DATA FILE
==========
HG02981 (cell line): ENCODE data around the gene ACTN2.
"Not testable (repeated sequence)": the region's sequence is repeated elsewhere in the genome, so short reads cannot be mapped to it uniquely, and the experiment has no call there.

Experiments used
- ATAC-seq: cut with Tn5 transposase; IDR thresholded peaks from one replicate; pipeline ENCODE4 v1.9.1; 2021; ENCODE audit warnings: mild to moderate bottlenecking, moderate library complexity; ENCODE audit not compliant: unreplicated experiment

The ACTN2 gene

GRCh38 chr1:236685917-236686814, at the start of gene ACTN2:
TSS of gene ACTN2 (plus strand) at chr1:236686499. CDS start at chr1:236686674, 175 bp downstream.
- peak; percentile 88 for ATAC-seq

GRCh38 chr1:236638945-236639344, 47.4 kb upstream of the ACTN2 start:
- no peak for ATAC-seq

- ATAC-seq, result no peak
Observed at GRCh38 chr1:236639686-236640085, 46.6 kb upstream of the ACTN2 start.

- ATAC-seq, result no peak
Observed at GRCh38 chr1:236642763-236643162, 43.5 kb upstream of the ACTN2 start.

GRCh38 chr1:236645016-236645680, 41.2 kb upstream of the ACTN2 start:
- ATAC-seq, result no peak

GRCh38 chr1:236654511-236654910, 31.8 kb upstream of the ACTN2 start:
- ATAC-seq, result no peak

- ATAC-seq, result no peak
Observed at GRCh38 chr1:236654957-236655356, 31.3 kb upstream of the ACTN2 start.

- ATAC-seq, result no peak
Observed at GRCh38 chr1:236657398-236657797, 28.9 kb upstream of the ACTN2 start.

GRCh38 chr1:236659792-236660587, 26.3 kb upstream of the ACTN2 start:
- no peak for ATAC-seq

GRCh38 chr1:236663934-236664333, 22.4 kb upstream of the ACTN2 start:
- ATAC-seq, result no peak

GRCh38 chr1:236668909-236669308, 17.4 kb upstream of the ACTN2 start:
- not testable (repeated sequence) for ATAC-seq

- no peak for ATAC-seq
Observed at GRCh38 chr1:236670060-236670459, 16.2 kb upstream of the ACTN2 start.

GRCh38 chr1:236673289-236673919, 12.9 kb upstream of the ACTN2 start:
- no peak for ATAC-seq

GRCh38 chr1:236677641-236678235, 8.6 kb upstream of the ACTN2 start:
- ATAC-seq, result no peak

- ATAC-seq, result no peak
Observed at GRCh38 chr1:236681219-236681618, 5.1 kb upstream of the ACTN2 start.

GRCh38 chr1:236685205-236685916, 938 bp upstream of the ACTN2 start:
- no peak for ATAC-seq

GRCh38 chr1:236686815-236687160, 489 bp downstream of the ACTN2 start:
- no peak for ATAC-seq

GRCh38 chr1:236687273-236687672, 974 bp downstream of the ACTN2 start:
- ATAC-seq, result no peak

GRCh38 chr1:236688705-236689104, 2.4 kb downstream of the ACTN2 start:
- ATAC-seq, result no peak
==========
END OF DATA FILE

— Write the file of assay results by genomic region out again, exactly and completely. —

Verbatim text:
HG02981 (cell line): ENCODE data around the gene ACTN2.
"Not testable (repeated sequence)": the region's sequence is repeated elsewhere in the genome, so short reads cannot be mapped to it uniquely, and the experiment has no call there.

Experiments used
- ATAC-seq: cut with Tn5 transposase; IDR thresholded peaks from one replicate; pipeline ENCODE4 v1.9.1; 2021; ENCODE audit warnings: mild to moderate bottlenecking, moderate library complexity; ENCODE audit not compliant: unreplicated experiment

The ACTN2 gene

GRCh38 chr1:236685917-236686814, at the start of gene ACTN2:
TSS of gene ACTN2 (plus strand) at chr1:236686499. CDS start at chr1:236686674, 175 bp downstream.
- peak; percentile 88 for ATAC-seq

GRCh38 chr1:236638945-236639344, 47.4 kb upstream of the ACTN2 start:
- no peak for ATAC-seq

- ATAC-seq, result no peak
Observed at GRCh38 chr1:236639686-236640085, 46.6 kb upstream of the ACTN2 start.

- ATAC-seq, result no peak
Observed at GRCh38 chr1:236642763-236643162, 43.5 kb upstream of the ACTN2 start.

GRCh38 chr1:236645016-236645680, 41.2 kb upstream of the ACTN2 start:
- ATAC-seq, result no peak

GRCh38 chr1:236654511-236654910, 31.8 kb upstream of the ACTN2 start:
- ATAC-seq, result no peak

- ATAC-seq, result no peak
Observed at GRCh38 chr1:236654957-236655356, 31.3 kb upstream of the ACTN2 start.

- ATAC-seq, result no peak
Observed at GRCh38 chr1:236657398-236657797, 28.9 kb upstream of the ACTN2 start.

GRCh38 chr1:236659792-236660587, 26.3 kb upstream of the ACTN2 start:
- no peak for ATAC-seq

GRCh38 chr1:236663934-236664333, 22.4 kb upstream of the ACTN2 start:
- ATAC-seq, result no peak

GRCh38 chr1:236668909-236669308, 17.4 kb upstream of the ACTN2 start:
- not testable (repeated sequence) for ATAC-seq

- no peak for ATAC-seq
Observed at GRCh38 chr1:236670060-236670459, 16.2 kb upstream of the ACTN2 start.

GRCh38 chr1:236673289-236673919, 12.9 kb upstream of the ACTN2 start:
- no peak for ATAC-seq

GRCh38 chr1:236677641-236678235, 8.6 kb upstream of the ACTN2 start:
- ATAC-seq, result no peak

- ATAC-seq, result no peak
Observed at GRCh38 chr1:236681219-236681618, 5.1 kb upstream of the ACTN2 start.

GRCh38 chr1:236685205-236685916, 938 bp upstream of the ACTN2 start:
- no peak for ATAC-seq

GRCh38 chr1:236686815-236687160, 489 bp downstream of the ACTN2 start:
- no peak for ATAC-seq

GRCh38 chr1:236687273-236687672, 974 bp downstream of the ACTN2 start:
- ATAC-seq, result no peak

GRCh38 chr1:236688705-236689104, 2.4 kb downstream of the ACTN2 start:
- ATAC-seq, result no peak